Charades: Bickering takes the place of true political backbone
The problem with government these days is that its leaders do not seem to understand that they cannot have it both ways.
They want a nation that is protected from terrorists, and goverment officials to know in advance before a devastating attack hits the nation’s major cities — but they are not willing to approve the measures necessary to get that information.
So, they argue, bicker and otherwise grandstand against an eavesdropping program that could make sure that suspected terrorist contacts cannot speak freely if they are within U.S. borders, while still maintaining that Americans’ safety is their first priority.
They want a lower deficit, yet when the time comes to look at the budget, they refuse to make the tough decisions necessary to curb spending, fearing they might upset a special interest group or a core constituency group.
So, a lot of people make speeches, but no one makes a decision because the fallout is too potentially damaging.
They complain that the government does not adequately support the troops who are waging the war in Iraq, but they react angrily when a proposal is made to increase the spending on the efforts there.
They want a swift end to the war in Iraq and American security at home and abroad, but they are not willing to make the commitment to see the war on terrorism through and to provide for the aftercare in the region. They refuse to understand that the problems in the Middle East are not just going to magically disappear if U.S. and coalition troops pull up stakes and return home.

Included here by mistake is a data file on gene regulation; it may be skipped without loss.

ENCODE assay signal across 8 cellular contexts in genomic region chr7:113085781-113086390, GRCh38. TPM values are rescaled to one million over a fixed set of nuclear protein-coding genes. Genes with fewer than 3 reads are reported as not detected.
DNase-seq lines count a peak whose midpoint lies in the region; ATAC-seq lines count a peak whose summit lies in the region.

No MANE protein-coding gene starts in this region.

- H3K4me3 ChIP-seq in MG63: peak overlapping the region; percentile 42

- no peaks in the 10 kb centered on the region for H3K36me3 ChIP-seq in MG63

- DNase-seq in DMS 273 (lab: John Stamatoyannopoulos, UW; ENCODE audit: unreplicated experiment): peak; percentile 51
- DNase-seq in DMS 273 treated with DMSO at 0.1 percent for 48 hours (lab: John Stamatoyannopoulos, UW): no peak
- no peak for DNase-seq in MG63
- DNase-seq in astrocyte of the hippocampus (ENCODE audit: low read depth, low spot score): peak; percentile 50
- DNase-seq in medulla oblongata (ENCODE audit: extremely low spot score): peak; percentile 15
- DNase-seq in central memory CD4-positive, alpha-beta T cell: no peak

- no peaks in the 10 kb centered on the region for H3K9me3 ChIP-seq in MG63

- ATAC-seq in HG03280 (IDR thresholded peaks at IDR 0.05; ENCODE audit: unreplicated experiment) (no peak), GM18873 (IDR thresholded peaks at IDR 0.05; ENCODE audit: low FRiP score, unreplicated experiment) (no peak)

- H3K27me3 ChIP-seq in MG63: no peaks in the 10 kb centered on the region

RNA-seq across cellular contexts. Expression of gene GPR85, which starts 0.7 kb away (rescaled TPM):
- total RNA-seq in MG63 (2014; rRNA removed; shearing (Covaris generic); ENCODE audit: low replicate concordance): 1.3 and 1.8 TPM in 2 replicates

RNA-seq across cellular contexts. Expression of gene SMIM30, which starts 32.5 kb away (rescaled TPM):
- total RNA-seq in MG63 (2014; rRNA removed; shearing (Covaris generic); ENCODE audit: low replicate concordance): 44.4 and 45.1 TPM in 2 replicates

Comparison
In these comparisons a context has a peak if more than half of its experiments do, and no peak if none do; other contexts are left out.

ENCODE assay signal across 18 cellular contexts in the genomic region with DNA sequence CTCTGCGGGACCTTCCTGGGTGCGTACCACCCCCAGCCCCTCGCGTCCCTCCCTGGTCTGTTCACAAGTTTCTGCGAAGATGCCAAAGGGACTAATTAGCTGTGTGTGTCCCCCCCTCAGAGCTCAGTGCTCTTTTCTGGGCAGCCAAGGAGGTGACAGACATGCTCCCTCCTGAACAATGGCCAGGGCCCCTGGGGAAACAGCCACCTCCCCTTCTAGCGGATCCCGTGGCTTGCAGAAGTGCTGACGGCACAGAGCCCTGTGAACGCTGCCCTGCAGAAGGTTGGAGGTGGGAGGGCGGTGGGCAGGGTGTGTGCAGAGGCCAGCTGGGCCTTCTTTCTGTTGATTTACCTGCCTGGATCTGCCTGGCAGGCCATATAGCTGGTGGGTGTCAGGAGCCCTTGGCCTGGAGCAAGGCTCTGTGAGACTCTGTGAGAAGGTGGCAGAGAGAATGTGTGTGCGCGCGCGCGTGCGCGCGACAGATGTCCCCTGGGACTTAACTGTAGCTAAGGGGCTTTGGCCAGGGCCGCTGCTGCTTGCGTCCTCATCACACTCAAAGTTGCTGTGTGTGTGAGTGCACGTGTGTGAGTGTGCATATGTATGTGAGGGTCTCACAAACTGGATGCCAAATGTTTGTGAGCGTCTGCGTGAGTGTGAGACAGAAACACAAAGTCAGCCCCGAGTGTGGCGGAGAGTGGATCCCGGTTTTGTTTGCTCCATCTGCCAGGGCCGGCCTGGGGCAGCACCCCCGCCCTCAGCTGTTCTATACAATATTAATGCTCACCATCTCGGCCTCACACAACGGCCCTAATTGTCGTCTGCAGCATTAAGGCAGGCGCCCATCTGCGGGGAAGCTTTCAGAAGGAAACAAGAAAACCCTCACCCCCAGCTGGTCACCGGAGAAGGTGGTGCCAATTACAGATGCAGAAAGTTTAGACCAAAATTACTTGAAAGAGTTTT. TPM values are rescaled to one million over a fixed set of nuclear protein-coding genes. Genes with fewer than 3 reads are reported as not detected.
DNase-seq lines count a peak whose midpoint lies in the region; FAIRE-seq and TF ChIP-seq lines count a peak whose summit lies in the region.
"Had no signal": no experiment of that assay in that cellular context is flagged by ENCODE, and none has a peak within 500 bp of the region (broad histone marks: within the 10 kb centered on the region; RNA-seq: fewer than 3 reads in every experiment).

There has been a lot of criticism lately about undue influences on politicians in North Carolina and across the nation. Lobbyists, campaign finance reform and new ethics rules seem to be lightning rods for discussion these days.
But what really makes political discourse today so curious and so often ineffectual is that no one really wants to say what they think — and many of the most important decisions made in Washington these days are focused more on poll numbers than on what is best for the country.
In other words, backbone and conviction seem to be in short supply for some members of both parties.
And, sometimes, we don’t want to hear the truth, either.
It is time to look hard at some of the priorities for this nation as it heads full-steam into 2006 and to make a few firm stands about what we really want. If it is security and a lower deficit, we need to look at the new budget bill and the eavesdropping issue with those goals in mind.
That doesn’t mean that we can’t question, cajole and otherwise push for strict rules and real answers. It just means it is time to give our lawmakers a clear direction for what we want for the future of our nation.
Maybe if we take a stand, there just might be fewer speeches in Washington and more real reform for the future.
Published in Editorials on February 7, 2006 9:57 AM